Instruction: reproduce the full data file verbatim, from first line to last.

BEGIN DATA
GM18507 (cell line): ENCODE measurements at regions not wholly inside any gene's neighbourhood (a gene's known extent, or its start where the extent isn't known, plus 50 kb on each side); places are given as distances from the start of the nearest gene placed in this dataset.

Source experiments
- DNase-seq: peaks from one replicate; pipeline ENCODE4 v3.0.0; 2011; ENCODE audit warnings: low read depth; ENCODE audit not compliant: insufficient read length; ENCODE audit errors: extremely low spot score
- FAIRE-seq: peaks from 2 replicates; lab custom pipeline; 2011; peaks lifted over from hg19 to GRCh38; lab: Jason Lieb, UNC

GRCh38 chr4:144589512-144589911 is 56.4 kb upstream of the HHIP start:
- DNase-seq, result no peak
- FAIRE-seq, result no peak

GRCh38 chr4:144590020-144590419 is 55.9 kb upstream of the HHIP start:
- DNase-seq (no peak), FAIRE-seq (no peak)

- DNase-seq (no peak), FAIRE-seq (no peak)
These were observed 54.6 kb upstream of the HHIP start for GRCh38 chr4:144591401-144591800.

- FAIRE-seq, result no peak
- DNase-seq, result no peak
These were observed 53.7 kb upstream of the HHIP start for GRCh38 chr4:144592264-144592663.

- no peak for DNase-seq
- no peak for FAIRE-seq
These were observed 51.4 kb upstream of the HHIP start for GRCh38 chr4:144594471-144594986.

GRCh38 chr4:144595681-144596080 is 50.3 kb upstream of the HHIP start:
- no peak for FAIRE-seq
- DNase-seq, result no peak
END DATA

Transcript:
GM18507 (cell line): ENCODE measurements at regions not wholly inside any gene's neighbourhood (a gene's known extent, or its start where the extent isn't known, plus 50 kb on each side); places are given as distances from the start of the nearest gene placed in this dataset.

Source experiments
- DNase-seq: peaks from one replicate; pipeline ENCODE4 v3.0.0; 2011; ENCODE audit warnings: low read depth; ENCODE audit not compliant: insufficient read length; ENCODE audit errors: extremely low spot score
- FAIRE-seq: peaks from 2 replicates; lab custom pipeline; 2011; peaks lifted over from hg19 to GRCh38; lab: Jason Lieb, UNC

GRCh38 chr4:144589512-144589911 is 56.4 kb upstream of the HHIP start:
- DNase-seq, result no peak
- FAIRE-seq, result no peak

GRCh38 chr4:144590020-144590419 is 55.9 kb upstream of the HHIP start:
- DNase-seq (no peak), FAIRE-seq (no peak)

- DNase-seq (no peak), FAIRE-seq (no peak)
These were observed 54.6 kb upstream of the HHIP start for GRCh38 chr4:144591401-144591800.

- FAIRE-seq, result no peak
- DNase-seq, result no peak
These were observed 53.7 kb upstream of the HHIP start for GRCh38 chr4:144592264-144592663.

- no peak for DNase-seq
- no peak for FAIRE-seq
These were observed 51.4 kb upstream of the HHIP start for GRCh38 chr4:144594471-144594986.

GRCh38 chr4:144595681-144596080 is 50.3 kb upstream of the HHIP start:
- no peak for FAIRE-seq
- DNase-seq, result no peak